Ultima Thule

In ancient times the northernmost region of the habitable world - hence, any distant, unknown or mysterious land.

Monday, July 10, 2006

Quirky Liechtenstein marks bicentennial

By Aussiegirl

I hope you saved all your 4th of July stuff, because this Wednesday you'll have the fun of celebrating all over again, as Liechtenstein celebrates its 200th birthday. The illustration shows the reigning family's cozy hide-a-way.

Quirky Liechtenstein marks bicentennial - Yahoo! News

Quirky Liechtenstein marks bicentennial
By SAM CAGE, Associated Press Writer

In a Europe of nations coming together in a vast continental superstate, Liechtenstein is a quirk of history that harks back to an older world — of separateness, neutrality and sharp survival instincts.

Created by Napoleon in 1806, it has managed to avoid the upheaval of the past century to celebrate its bicentennial, starting Wednesday, in peace and prosperity.

This wedge of central Europe is no fairy tale kingdom, however, but a banking and tax haven which, like other constitutional anomalies such as Monaco and the Isle of Man, has done well out of the world economy. [....]

Today the population numbers 34,000 on a Washington, D.C.-sized patch of the upper Rhine River sandwiched between Austria and Switzerland. In Vaduz, the capital of 5,000 inhabitants, the bicentennial is being celebrated in traditional dress, with street music and a 220-yard-long bar running along Staedtle, the main street.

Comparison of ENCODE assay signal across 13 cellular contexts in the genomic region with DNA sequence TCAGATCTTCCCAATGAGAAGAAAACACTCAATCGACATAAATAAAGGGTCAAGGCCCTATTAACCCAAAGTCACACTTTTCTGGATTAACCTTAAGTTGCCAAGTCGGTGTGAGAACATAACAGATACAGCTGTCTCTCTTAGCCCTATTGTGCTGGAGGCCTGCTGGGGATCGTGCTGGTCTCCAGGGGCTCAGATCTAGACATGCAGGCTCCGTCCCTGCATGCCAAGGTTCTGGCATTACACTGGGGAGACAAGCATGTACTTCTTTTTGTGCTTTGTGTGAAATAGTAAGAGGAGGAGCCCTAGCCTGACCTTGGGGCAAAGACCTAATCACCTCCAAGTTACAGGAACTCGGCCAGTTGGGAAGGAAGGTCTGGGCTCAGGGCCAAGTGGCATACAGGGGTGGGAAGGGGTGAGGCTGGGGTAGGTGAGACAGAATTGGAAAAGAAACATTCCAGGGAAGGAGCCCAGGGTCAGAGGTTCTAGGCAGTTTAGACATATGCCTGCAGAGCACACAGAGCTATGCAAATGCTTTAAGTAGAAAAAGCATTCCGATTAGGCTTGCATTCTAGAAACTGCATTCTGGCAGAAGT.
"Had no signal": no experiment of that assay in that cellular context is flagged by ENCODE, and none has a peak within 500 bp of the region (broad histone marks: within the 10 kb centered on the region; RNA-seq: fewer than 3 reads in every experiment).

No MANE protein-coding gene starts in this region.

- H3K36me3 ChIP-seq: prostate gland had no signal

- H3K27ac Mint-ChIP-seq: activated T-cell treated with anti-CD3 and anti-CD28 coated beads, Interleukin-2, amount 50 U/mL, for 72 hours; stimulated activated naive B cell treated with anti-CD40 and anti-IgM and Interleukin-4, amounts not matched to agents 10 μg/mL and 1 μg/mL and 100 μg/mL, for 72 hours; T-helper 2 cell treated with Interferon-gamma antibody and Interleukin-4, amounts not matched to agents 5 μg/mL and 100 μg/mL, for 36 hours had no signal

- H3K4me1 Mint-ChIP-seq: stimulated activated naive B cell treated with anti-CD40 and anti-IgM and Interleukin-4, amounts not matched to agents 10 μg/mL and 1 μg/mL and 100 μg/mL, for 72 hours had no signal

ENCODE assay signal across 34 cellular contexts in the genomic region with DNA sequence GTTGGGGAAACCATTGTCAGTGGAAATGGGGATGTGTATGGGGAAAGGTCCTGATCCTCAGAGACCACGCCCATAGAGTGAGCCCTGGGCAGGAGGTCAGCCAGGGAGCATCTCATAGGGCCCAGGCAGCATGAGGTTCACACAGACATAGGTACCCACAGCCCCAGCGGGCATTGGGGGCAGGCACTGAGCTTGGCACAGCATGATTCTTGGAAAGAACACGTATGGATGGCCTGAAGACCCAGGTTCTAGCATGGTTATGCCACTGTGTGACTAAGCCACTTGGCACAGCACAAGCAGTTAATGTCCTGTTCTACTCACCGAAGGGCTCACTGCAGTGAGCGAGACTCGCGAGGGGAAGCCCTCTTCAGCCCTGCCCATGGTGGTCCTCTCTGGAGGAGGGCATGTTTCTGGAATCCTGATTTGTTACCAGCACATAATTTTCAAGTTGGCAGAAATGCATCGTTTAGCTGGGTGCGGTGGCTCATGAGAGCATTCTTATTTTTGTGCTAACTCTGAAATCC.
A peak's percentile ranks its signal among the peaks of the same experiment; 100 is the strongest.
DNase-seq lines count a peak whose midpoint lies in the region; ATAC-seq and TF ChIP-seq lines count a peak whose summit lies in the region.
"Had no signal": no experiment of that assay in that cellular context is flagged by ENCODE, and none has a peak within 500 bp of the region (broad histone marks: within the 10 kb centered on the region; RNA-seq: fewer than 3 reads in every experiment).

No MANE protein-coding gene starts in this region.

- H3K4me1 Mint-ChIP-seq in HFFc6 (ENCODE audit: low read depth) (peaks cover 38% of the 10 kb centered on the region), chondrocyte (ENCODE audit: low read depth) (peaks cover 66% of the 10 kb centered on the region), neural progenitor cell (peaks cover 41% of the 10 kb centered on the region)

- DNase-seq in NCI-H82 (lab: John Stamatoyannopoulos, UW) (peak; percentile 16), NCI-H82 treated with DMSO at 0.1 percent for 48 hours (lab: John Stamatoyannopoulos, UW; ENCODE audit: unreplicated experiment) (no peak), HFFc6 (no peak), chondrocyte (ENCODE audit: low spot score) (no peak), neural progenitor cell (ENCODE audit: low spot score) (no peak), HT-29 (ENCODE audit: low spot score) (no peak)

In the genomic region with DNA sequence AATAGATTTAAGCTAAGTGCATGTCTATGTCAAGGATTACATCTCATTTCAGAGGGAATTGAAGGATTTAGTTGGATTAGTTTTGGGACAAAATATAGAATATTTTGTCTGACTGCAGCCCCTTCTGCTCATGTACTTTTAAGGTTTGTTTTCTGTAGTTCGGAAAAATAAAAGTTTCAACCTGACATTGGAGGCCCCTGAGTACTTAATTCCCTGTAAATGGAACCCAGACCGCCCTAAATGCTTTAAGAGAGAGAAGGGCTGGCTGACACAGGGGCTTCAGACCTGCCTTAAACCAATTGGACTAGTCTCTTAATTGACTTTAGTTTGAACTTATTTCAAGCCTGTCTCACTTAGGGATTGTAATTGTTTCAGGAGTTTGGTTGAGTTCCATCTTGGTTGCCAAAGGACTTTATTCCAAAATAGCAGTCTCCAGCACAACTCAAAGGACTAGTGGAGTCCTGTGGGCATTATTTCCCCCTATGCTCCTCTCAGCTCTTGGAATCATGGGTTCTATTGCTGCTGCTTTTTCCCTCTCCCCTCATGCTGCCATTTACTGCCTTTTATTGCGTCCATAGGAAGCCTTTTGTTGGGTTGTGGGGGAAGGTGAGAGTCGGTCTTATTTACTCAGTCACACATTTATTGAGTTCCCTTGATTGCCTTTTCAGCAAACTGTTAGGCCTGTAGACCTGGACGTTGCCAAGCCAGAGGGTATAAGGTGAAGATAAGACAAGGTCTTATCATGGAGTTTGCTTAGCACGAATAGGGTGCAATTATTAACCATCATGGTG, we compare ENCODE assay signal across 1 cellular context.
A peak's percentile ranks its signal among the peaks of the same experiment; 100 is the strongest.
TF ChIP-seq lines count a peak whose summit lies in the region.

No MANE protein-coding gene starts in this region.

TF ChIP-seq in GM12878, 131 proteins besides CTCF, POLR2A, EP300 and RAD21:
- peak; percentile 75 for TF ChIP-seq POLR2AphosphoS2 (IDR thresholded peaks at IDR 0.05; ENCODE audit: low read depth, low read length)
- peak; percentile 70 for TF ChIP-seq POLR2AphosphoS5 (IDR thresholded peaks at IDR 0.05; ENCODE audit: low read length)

Alois' controversial father, Hans-Adam II, remains head of state, but has passed most of his sweeping powers — including the right to dismiss governments, veto new laws and cast the deciding vote on the appointment of new judges — to his son.

Hans-Adam gained those powers in 2003, much to the disapproval of human rights groups, when he won a referendum to change the constitution, effectively giving him more power than any other monarch in Europe.

An impoverished farming community until well into the 20th century, Liechtenstein suffered economically during the world wars despite its neutrality, and "was very lucky not to become a battleground," says Swiss historian Peter Geiger.

It oriented itself toward fellow-neutral Switzerland, with which it shares a currency and customs union, and after World War II concentrated on developing its financial services industry, rapidly becoming one of the richest states in the world.

Like other tax havens, Liechtenstein has come under international financial scrutiny and has sought to clean up its image, passing new laws to curb money-laundering and launching a national brand in an attempt to raise its international profile. [....]



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